Even though your employer is responsible for ensuring your safety at work, accidents can happen. In such situations, you may need to file a workers' compensation insurance claim within the specified time to receive medical treatment and compensation for lost wages. Otherwise, you may be denied reimbursements concerning your losses. This blog will guide you through the process of filing a workers' compensation insurance claim so that you can file it with ease and get your benefits.
How to File a Workers' Compensation Claim?
- Report the Incident to Your Employer
If you suffer an injury at the workplace, make sure to inform your employer in writing as soon as possible. While most states set deadlines for reporting injuries, say within 30 days in New York, other states provide employees over a year to report an injury. Several injuries qualify for reimbursements, such as slips and falls, developing carpal tunnel syndrome from repetitive typing, etc. Injuries that aggravate over time such as mesothelioma (caused by exposure to asbestos) should be reported as soon as possible.
- Proceed with the Necessary Paperwork
Your employer will give you a claim form to fill out the nature of your injury, along with where, when, and how it occurred. They may also have you fill out a first report of injury form that you will submit to your state’s worker's compensation board.
- File the Claim Form
Your employer will send the claim form and other documentation (including any witnesses or evidence of injuries to support the claim) to the workers' compensation insurance carrier. Sometimes, your doctor may also need to submit a medical report of your injury. You may also require reporting the injury to your state's Division of Workers' Compensation board, even if you are not seeking compensation.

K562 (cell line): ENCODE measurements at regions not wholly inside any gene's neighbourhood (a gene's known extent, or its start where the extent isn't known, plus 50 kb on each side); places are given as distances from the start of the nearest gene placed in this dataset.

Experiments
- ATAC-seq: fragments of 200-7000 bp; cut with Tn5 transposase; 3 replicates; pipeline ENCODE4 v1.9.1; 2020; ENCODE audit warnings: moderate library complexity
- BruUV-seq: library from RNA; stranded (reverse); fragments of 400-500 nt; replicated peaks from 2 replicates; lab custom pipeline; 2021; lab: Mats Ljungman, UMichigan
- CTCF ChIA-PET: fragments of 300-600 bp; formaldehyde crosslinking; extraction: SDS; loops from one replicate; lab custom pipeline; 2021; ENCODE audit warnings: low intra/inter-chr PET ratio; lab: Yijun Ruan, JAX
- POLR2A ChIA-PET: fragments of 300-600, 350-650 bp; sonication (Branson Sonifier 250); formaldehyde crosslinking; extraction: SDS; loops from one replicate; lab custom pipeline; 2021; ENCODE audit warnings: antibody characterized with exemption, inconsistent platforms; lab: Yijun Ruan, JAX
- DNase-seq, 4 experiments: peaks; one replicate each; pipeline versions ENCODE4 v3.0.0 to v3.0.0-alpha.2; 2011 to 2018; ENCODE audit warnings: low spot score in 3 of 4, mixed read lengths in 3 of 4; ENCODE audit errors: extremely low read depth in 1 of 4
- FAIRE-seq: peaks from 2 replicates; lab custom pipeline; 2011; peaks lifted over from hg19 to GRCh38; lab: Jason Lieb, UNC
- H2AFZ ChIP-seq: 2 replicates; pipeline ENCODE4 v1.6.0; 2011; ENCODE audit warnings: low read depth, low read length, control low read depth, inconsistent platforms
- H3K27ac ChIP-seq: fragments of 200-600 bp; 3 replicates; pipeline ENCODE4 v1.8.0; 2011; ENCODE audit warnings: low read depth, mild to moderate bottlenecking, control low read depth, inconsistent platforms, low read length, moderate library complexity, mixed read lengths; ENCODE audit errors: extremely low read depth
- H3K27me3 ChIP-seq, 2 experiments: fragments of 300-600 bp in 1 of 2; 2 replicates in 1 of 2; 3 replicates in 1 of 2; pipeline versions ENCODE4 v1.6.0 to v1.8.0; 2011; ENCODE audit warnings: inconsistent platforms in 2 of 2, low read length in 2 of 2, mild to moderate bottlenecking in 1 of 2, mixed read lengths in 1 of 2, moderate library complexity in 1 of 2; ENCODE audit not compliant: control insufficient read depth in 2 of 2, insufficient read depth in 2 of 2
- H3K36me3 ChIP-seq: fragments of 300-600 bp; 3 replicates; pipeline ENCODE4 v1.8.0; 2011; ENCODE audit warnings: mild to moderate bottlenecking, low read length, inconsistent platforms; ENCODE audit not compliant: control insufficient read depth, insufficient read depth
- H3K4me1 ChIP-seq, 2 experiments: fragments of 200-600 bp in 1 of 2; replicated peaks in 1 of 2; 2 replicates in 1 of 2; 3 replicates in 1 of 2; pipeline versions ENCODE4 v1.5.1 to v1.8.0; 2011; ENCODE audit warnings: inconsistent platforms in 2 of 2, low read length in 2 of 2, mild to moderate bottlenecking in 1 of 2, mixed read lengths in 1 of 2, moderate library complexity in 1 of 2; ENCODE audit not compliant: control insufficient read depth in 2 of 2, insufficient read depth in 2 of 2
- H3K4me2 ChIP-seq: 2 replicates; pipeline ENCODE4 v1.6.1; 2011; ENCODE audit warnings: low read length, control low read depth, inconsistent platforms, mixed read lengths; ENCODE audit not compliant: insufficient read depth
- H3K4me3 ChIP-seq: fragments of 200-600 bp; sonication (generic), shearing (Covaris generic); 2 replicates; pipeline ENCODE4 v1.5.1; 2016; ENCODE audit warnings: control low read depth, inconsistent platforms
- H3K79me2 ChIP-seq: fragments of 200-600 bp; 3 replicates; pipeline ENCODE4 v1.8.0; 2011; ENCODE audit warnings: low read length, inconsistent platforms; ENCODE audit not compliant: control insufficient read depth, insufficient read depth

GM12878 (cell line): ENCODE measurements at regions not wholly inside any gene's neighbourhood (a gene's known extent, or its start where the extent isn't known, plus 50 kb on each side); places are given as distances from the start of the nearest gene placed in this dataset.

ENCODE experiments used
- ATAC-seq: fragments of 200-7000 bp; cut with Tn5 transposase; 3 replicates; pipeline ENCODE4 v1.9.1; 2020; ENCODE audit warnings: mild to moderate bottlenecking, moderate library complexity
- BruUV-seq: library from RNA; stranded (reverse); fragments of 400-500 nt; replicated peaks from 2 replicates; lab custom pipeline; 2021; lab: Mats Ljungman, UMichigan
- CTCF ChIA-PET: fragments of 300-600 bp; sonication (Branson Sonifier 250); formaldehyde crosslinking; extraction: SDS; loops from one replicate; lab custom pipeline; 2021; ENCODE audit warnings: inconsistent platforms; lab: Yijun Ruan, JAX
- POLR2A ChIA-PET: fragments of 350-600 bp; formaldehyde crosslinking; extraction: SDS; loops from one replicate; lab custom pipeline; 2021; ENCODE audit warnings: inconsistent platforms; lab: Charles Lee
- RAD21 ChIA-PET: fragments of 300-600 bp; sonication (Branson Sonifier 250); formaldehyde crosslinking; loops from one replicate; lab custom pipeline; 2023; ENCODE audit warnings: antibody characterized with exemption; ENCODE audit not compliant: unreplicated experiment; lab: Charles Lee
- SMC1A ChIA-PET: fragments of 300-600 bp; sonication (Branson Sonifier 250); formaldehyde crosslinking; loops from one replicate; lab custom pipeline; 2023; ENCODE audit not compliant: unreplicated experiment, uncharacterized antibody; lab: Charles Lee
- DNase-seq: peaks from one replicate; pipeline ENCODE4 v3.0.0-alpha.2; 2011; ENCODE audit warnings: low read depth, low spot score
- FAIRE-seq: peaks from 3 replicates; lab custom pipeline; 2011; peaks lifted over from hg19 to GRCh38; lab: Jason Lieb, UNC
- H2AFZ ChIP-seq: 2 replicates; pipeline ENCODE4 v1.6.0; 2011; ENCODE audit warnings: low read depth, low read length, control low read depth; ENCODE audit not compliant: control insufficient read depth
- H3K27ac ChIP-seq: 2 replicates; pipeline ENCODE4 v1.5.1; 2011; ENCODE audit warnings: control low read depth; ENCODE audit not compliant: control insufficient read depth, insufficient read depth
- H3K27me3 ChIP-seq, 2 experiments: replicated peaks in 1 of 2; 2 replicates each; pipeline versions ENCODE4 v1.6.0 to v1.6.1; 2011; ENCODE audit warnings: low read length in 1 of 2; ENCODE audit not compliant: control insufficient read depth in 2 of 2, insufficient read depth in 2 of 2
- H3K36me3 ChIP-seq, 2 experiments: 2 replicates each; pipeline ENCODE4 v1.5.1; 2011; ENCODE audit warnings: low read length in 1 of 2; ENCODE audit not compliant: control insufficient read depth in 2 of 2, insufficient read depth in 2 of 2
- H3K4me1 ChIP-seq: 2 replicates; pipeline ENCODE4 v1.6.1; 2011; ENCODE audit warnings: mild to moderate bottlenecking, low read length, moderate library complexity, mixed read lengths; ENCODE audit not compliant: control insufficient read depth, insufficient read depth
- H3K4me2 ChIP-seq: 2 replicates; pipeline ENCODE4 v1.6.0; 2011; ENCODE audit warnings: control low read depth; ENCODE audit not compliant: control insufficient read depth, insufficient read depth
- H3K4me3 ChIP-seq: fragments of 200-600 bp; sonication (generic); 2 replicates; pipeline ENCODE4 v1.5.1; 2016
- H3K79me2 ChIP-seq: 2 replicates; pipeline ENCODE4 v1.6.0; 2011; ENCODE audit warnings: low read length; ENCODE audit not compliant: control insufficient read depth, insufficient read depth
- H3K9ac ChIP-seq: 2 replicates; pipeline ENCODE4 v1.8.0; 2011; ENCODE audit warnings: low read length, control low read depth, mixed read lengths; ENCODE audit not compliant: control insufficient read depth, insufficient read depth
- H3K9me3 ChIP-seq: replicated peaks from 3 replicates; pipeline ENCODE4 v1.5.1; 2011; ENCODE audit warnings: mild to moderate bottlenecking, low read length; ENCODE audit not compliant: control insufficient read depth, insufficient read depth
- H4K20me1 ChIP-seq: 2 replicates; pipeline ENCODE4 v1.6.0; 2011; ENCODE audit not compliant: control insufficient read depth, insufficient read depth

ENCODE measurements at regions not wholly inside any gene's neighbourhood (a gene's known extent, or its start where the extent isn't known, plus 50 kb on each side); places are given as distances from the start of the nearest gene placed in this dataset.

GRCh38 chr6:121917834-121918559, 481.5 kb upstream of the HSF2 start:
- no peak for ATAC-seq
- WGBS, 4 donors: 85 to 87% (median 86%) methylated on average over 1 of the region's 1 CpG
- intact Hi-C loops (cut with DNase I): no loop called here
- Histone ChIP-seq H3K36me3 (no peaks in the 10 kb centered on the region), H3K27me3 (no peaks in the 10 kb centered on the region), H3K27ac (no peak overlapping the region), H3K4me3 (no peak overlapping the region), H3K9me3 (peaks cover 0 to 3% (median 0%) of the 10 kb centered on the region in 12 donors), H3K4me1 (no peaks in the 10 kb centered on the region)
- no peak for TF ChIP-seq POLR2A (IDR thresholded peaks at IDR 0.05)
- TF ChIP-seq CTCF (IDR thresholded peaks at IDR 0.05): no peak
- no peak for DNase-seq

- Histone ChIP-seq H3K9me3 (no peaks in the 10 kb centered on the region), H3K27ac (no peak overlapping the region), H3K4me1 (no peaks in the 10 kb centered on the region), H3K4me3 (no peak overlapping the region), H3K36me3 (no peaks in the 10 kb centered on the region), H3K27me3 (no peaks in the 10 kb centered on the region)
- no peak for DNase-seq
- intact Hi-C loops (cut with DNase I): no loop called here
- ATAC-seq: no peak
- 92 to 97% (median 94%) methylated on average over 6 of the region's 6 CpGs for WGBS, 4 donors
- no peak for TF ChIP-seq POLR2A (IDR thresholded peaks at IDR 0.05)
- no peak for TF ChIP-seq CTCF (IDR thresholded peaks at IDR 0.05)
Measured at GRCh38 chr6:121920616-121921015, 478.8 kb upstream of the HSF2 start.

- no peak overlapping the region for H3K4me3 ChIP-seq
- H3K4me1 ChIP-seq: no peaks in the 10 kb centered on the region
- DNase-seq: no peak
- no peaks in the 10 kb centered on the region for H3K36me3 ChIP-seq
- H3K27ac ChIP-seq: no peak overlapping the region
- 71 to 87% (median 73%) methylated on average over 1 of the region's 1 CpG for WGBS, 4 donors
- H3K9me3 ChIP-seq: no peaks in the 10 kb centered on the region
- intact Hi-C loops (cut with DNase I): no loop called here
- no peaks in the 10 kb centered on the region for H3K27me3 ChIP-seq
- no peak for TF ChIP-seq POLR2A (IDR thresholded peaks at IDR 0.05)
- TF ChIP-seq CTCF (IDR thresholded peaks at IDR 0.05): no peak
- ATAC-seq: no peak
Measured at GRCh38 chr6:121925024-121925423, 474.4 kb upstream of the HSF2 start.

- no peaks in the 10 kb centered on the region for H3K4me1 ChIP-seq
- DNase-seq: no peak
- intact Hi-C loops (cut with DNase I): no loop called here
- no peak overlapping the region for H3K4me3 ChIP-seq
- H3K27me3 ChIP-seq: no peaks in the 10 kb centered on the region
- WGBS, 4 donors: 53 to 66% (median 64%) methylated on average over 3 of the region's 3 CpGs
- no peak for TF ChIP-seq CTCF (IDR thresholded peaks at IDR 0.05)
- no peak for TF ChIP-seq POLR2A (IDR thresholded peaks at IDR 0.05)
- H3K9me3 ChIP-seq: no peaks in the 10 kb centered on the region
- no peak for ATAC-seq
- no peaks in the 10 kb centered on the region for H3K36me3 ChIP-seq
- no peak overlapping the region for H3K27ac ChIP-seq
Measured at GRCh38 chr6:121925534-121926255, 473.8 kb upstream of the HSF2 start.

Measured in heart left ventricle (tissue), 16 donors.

- The Claims Process Begins
After filing the claim, your insurer will look into it to decide whether to approve or deny it. If your claim is approved, your insurer will contact your employer and you and hand over the payments. You may negotiate the lump-sum settlement if you are not okay with what is offered. If your claim is denied, you can request your insurer to reconsider it or file an appeal through your state’s workers' compensation board or commission.
- Come Back to Work If you have recovered from an injury and can return to work, inform your insurer and employer about it in writing. If your employer organizes return-to-work programs, you can join them to enhance your skills or get adjusted working hours or duties until you can work to your full potential.
Workers' Compensation Claims Process
To kick start your workers' compensation claims process following a workplace accident, as an employer, you must:
- Have your employee complete the paperwork stating the date, place, time, and circumstances of the incident.
- Look for witnesses and include their statements in a document to support the claim.
- Provide your insurer with the completed form and supporting documentation.
- Submit the first report of incident form to your state’s workers' compensation board if needed.
Workers' compensation insurance is designed to protect both the employer and the employee during a workplace injury, accident, or other related mishaps. So, employers must have it while being informed about filing a claim and the benefits they are entitled to in case of workplace mishaps.
Concerned About Workplace Accidents? Get Worker's Compensation Coverage!
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